Urbanists have long told tales of the success story of Arlington, Virginia. Named a gold-level walk-friendly community by the Pedestrian and Bicycle Information Center, this Washington, DC suburb made the smart decision in the 70s to develop along the metrorail line. Because of that, Arlington workers drive alone at a rate 25 percent lower than the region as a whole and take transit more than twice as much. With 11 Metro stations in its jurisdiction, Arlington has more transit ridership than the rest of Virginia combined. Five percent walk or bike to work and carpooling is at three times the regional rate [PDF].
But it wasn’t written on the clouds that Arlington would develop this way. Indeed, it’s hard to imagine a community with more obstacles to overcome on its way to smart growth — and yet, it’s doing it.
Arlington County, at just 26 square miles, is the smallest and densest county in the nation. But it’s far from homogenous. The main-street-style Arlington with wide brick sidewalks, cute cafes and indie bars — the part people are usually thinking of when they’re lauding the city for its smart development — exists along the orange line in the dense, mixed-use neighborhoods of Rosslyn, Clarendon, and Ballston. These neighborhoods have taller apartment and office buildings than are allowed in DC, creating a lot of density and a semi-urban feel — even though those tall buildings line wide arterial streets with lots of fast-moving traffic.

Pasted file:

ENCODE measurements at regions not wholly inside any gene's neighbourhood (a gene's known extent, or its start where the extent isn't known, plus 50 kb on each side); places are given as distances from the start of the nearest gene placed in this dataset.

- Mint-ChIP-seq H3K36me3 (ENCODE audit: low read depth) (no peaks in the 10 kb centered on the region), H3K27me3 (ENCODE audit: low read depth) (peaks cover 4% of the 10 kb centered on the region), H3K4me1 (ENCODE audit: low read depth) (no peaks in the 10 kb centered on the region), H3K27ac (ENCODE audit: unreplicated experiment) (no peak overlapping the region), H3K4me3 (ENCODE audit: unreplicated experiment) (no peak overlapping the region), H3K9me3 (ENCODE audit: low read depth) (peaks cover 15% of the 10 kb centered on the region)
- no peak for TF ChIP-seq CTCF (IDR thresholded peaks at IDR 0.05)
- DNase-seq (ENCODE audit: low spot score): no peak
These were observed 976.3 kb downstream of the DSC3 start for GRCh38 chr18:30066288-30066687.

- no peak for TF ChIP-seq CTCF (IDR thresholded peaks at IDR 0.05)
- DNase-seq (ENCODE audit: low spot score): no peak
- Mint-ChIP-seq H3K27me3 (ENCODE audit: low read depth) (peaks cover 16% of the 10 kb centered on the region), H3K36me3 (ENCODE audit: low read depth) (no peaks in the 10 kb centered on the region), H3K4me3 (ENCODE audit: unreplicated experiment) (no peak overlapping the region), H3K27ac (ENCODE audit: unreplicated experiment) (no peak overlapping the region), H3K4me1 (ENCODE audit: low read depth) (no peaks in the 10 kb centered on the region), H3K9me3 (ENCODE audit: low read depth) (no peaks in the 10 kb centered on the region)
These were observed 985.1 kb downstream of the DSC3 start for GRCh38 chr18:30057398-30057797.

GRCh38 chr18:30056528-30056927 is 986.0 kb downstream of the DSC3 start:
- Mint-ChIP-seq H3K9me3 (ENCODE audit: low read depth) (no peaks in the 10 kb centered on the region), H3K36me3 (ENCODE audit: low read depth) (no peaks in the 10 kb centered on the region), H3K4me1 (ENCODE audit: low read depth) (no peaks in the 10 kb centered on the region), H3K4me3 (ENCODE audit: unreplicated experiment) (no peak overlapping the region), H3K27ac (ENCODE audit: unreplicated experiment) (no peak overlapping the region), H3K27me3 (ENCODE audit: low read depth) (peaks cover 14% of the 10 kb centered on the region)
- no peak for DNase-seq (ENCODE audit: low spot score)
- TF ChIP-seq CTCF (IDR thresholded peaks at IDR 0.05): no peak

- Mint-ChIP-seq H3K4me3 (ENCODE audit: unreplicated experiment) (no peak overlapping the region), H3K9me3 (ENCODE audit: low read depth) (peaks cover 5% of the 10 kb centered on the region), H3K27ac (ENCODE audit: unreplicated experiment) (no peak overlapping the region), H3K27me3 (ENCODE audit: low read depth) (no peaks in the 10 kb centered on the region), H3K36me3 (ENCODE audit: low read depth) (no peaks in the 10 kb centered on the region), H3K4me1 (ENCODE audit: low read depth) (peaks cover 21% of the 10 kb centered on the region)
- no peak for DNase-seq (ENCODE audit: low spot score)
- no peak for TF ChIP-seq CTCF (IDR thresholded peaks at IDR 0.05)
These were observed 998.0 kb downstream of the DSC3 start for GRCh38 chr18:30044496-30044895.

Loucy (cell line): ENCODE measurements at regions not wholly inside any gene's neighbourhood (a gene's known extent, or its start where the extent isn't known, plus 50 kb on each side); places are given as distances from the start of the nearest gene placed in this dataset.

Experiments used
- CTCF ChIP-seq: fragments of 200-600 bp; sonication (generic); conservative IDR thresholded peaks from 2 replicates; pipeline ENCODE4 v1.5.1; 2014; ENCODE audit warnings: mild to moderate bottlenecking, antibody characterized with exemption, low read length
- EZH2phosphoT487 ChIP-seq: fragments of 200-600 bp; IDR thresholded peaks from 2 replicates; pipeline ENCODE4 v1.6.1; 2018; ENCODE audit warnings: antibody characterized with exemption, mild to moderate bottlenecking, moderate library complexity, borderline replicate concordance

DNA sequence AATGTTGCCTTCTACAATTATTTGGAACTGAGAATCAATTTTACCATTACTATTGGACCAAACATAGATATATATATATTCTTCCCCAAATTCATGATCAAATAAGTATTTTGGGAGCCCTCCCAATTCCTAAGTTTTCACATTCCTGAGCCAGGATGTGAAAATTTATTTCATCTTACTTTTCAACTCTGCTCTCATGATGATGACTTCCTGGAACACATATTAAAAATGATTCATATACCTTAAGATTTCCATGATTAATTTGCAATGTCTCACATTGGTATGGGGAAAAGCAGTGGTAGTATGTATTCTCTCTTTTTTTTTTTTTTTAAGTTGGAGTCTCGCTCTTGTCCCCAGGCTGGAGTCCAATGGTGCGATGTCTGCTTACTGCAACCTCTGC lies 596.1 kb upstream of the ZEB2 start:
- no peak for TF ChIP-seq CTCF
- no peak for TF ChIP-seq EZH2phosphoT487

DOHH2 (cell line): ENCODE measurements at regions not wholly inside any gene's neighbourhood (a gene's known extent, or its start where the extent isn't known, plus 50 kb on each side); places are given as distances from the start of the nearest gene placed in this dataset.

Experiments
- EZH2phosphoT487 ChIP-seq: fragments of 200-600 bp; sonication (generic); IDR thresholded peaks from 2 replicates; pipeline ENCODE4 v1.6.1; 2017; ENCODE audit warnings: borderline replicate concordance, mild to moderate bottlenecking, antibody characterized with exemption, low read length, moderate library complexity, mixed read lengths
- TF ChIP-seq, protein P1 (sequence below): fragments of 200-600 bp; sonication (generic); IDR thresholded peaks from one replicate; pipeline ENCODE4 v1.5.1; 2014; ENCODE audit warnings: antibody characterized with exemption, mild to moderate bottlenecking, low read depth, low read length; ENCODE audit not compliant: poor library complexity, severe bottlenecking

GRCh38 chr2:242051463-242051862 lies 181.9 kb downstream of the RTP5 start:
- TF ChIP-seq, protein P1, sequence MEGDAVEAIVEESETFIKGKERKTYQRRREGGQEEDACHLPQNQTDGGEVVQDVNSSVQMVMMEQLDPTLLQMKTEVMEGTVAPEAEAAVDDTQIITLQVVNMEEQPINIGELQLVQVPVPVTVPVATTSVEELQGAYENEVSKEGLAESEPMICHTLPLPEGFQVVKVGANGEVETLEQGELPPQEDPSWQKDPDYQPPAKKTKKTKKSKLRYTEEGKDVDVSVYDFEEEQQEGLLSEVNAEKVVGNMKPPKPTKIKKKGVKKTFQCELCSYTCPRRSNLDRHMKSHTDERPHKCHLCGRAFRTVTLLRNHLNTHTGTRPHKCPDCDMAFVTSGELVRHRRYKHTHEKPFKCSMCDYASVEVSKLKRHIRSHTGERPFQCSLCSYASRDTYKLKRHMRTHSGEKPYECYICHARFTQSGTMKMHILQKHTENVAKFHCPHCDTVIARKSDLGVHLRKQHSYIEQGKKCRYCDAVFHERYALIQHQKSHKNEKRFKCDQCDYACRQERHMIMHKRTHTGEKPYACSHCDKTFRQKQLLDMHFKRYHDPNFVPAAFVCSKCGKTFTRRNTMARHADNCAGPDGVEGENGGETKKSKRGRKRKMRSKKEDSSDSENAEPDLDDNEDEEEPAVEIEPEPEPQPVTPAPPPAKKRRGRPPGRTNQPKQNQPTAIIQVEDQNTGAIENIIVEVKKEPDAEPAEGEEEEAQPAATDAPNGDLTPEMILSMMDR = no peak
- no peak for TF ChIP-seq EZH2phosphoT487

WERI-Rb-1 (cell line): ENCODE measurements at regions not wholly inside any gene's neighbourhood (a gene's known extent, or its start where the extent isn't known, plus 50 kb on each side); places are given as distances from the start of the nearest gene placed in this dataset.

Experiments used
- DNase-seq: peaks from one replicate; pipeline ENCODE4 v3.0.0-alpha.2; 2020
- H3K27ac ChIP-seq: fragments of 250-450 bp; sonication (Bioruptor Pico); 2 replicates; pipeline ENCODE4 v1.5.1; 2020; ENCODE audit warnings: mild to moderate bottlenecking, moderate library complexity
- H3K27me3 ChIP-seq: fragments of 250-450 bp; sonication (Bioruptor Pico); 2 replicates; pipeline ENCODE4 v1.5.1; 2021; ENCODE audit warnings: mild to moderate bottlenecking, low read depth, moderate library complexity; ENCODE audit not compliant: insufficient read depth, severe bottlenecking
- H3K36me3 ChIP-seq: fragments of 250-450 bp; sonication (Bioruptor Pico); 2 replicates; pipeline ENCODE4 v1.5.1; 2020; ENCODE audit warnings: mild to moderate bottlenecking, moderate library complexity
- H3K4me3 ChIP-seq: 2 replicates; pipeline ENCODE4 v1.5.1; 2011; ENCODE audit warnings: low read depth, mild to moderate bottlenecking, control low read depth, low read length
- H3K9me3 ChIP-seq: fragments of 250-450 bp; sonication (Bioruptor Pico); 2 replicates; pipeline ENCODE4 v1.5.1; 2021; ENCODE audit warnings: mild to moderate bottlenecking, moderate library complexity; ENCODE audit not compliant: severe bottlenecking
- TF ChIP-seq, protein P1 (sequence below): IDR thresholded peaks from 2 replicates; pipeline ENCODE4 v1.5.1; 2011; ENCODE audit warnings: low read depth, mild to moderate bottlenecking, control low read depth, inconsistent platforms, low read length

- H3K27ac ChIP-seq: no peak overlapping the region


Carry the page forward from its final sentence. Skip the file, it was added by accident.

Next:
The parts of Arlington just south of the Pentagon, on the blue and yellow Metro lines, don’t get as much “walking-gold” spotlight. The Pentagon is the country’s largest office building, and it’s a fortress, disconnected from the community by a mess of highways. The “community” on the other side of those highways is a constellation of shopping malls on either side of a wide arterial road. Still, Arlington’s Director of Transportation Dennis Leach said this area has the best mode split in the county, with 20 percent car-free households, and is making more major infrastructure changes than any other part of the county — against all odds.
I was there last week on a walking tour as part of the National Walking Summit. Several Arlington planners were on hand to tell us about the streetcars, green bike lanes and café seating we’d soon be seeing along Hayes Street, but for now, it’s a car-centric hellscape. We stood outside a metro station with covered bike parking, yelling over the engine noise of an idling charter bus sitting outside the Fashion Centre shopping mall. Planner Kate Youngbluth admitted the multimodal project in Pentagon City is still in its “ugly duckling phase.”